I’ve worked with sales people in major accounts in Finance, Professional Services, IT and many other B2B environments for over 30 years and it’s been clear in that time that a shift has occurred, at least in emphasis, in buying criteria on the Clients’ side. Technical ability and price seemed to be the big two when I first started at IBM, however while these are still gating factors I have lots of evidence that cultural fit has become more important.


Over recent years I have been able to explore this issue with literally 100s of teams and thousands of people getting their insights and experiences of the practical impact of working in Clients on important projects where there was good and poor cultural fit: the differences were night and day.

Good Cultural Fit Poor Fit
Clear and shared expectations owned jointly The statement of work employed as a weapon by Client
Bonding and collaboration A sense of them and us 
Issues when they arose could be aired and resolved to both parties satisfaction Issues often hidden to try to maintain Client satisfaction and because of a senses of fear of the Clients reaction. 
Innovative ideas brought by both parties to the project openly and frequently Innovative ideas raised only if they are an opportunity for additional charges as change control
Change seen as opportunity for both parties. Change control seen as a battle by the Vendor to improve margins
Vendor team seeking the success of the Client Vendor team trying to finish and get out as soon as possible
Good reference and repeat or additional business Dissatisfied Client and Vendor team. 
Great results for the Client and margin for the Vendor Poor margins, and a frequently voiced feeling that the Client was unreasonable

These differences led me to a number of conclusions.

Since in their formal procurement documents and their informal discussions Clients are emphasising Cultural Fit as a key criterion for selection, Vendors need to be really clear about their own Culture, and should not simply assume that they can adapt to that of their Client.

Vendors need to also have the skills to assess a Client’s culture and to get the Client to explore it with them.  It is not enough to compare the words both Client and Vendor have on the walls of their respective receptions to discover that both share words like TRUST, RESPECT, COLLABORATION, INTEGRITY etc. etc.  What’s important is the evidence of behaviours not what’s written on the wall.   How many times have you been in a conversation that asks for examples of how these things apply in the Clients organisation and what value they place on them?  Come to that how many Vendors can give examples to their team of the real values and behaviours of their own organisation?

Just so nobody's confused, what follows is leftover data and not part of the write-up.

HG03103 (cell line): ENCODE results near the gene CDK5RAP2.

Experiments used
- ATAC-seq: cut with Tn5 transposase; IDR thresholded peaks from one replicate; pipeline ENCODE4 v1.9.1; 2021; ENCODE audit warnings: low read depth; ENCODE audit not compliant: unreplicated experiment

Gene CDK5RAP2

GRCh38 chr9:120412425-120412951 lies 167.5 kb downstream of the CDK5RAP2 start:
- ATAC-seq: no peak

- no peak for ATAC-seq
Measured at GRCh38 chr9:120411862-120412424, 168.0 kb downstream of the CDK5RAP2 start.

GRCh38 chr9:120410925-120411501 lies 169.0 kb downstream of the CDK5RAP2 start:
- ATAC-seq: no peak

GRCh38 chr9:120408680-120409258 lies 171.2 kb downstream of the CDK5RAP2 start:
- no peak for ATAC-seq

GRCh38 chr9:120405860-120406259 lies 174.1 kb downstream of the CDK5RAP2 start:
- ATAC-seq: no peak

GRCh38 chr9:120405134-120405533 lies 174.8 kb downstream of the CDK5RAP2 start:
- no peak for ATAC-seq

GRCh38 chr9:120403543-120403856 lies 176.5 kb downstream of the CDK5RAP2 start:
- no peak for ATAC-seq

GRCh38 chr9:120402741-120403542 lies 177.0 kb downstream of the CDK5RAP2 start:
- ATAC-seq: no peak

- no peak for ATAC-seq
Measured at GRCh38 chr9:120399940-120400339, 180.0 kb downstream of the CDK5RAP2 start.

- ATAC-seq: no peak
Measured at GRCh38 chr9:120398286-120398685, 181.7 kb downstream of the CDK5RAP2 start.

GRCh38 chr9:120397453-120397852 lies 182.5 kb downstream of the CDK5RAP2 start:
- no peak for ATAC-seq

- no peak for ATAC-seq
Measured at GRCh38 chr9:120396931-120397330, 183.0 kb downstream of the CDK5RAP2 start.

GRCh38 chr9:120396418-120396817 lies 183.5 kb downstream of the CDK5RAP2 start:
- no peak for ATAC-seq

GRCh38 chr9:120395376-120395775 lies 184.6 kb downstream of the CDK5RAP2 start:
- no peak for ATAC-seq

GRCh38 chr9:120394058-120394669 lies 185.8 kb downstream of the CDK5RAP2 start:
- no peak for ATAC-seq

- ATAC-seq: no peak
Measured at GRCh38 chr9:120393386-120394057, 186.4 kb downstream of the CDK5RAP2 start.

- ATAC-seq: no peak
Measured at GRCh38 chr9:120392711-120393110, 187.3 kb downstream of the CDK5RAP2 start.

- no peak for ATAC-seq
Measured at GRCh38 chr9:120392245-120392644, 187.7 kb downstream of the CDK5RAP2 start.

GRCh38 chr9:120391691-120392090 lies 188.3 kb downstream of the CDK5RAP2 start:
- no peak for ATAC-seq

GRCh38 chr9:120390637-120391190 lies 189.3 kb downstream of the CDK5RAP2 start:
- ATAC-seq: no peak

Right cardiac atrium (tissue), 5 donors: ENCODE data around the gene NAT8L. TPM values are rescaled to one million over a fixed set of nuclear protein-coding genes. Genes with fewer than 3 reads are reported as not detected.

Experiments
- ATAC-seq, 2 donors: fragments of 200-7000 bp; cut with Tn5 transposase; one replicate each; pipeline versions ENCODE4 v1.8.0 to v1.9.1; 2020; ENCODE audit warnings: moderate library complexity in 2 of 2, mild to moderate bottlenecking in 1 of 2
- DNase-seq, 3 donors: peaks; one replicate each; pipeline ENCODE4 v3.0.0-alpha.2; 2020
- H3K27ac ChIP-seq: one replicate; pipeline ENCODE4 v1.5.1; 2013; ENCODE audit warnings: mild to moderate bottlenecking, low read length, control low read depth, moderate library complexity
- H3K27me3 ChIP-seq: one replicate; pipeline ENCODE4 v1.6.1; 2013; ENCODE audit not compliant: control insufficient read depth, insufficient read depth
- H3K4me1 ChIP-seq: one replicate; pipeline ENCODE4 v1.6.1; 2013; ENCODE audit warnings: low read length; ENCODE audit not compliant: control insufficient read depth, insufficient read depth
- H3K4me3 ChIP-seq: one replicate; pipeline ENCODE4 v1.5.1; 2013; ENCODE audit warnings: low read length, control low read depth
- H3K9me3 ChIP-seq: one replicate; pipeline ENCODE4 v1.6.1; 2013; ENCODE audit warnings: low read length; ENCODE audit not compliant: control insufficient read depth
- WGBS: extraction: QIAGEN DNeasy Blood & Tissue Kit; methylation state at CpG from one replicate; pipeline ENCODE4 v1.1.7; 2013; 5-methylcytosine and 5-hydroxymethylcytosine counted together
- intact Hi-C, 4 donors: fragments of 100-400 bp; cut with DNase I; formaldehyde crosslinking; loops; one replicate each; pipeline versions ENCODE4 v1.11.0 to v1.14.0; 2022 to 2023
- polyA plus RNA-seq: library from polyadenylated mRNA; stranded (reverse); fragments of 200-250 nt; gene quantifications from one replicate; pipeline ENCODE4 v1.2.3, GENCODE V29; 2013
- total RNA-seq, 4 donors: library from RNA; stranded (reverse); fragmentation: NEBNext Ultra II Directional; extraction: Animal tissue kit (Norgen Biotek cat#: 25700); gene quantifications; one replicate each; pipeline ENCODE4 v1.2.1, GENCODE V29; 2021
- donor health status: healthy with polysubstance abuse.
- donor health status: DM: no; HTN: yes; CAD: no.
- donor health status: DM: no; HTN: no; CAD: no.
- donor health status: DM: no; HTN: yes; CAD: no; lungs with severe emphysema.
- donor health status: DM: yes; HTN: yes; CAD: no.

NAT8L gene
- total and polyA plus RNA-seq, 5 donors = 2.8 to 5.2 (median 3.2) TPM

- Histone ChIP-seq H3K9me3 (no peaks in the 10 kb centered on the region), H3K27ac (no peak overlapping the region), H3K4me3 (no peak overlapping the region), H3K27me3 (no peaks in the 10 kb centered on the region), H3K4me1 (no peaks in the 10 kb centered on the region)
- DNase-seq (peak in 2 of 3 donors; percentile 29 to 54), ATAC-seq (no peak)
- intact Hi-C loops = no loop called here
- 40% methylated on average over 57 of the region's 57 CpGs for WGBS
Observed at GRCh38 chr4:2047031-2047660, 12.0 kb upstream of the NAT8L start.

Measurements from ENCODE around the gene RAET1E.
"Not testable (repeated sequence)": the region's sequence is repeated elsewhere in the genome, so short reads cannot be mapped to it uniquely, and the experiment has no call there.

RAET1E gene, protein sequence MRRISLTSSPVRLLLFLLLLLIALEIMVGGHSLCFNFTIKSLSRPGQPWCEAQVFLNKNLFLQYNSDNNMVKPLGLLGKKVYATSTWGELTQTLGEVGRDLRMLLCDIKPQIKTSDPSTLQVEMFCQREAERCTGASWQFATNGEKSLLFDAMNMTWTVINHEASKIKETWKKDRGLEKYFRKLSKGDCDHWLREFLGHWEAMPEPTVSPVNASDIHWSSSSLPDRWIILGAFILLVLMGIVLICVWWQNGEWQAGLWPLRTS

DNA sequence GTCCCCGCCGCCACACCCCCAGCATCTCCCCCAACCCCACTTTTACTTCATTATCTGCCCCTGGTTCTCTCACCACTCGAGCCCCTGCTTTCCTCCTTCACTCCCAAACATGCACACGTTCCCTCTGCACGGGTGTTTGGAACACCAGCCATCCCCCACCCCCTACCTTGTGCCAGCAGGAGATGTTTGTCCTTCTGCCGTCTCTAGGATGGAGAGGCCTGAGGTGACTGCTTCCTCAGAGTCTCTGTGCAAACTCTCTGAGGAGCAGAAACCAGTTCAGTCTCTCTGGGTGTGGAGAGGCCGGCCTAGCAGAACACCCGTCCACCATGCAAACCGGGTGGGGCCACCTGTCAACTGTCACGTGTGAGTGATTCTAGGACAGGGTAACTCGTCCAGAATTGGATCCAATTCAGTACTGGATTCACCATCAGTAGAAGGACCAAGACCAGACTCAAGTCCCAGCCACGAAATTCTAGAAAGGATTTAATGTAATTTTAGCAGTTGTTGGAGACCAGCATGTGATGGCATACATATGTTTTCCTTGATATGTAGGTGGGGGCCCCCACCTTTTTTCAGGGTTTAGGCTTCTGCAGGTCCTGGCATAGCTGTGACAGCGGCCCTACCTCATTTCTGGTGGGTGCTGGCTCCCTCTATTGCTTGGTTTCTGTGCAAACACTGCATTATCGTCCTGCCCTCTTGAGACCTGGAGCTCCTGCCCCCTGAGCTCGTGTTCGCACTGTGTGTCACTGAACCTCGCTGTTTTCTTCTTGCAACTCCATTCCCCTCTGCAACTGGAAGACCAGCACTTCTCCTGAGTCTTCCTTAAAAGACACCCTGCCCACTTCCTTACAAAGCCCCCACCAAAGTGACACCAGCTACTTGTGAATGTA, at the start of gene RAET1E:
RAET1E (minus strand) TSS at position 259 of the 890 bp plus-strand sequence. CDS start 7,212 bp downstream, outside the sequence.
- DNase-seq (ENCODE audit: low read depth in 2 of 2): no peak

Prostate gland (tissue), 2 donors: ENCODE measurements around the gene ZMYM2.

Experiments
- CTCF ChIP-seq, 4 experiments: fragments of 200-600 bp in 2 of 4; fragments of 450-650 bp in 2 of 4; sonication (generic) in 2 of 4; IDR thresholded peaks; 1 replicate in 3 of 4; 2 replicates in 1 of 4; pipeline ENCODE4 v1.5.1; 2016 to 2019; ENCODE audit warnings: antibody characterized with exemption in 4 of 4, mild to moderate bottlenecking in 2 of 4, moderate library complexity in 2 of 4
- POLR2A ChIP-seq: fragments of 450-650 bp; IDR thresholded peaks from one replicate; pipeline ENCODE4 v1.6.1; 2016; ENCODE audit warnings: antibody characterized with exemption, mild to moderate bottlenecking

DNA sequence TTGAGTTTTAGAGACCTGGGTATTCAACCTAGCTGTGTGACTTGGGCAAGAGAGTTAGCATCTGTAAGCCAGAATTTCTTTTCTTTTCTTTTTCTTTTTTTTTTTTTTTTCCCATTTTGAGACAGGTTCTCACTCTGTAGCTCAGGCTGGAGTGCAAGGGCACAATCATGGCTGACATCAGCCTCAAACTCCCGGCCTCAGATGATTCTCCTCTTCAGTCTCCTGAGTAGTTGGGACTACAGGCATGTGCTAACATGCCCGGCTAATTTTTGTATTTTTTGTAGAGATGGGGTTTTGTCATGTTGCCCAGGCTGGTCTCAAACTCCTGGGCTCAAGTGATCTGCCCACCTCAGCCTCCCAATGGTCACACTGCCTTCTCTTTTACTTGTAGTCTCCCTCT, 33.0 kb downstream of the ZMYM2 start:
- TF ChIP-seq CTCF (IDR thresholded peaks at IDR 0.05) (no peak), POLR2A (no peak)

It’s become standard operating procedure in procurement for a Vendor to take whatever they read about a Clients’ culture and then describe how they fit with it.  This is clearly nonsense – we can’t fit with every other Culture, and society isn’t a monoculture we are all part of.  The differences matter, they create diversity, but they also mean we should be really clear about where we might work well and where we might not.

Cultural Fit and Mutual Value

The ambition and change we have described in a number of posts and articles is the shift we are seeing to acknowledging the potential for a Mutual Value approach.  It’s a more satisfying approach at the human level, and when organisations adopt it, its also more commercially effective.  What we are describing is actually a culture – Mutual Value as an idea drives decision making and ideas – the fundamental definition of culture.  And what flows from the idea of Mutual Value as a culture is a number of things:

  1. We can describe our culture to potential Clients and Vendors. 
  2. It will create consistency of decision making and behaviours aimed at creating mutual benefit
  3. It will define how we behave not only during a procurement process but also during delivery – its our culture
  4. We will work well with Clients who also adopt Mutual Value as part of their culture (or who are adopting an EcoLeaderhip model).
  5. We will work poorly with those who take a Win-Lose or Win culture

Ultimately, given the very negative outcomes of poor cultural fit, whether or not a Client is adopting or wishes to adopt Mutual Value should define whether we bid for their business or not.  I believe the movement is there and we should not waste precious resources on Clients who will give us poor commercial returns, cause our employees to become disengaged, and will themselves achieve poorer results from their procurements.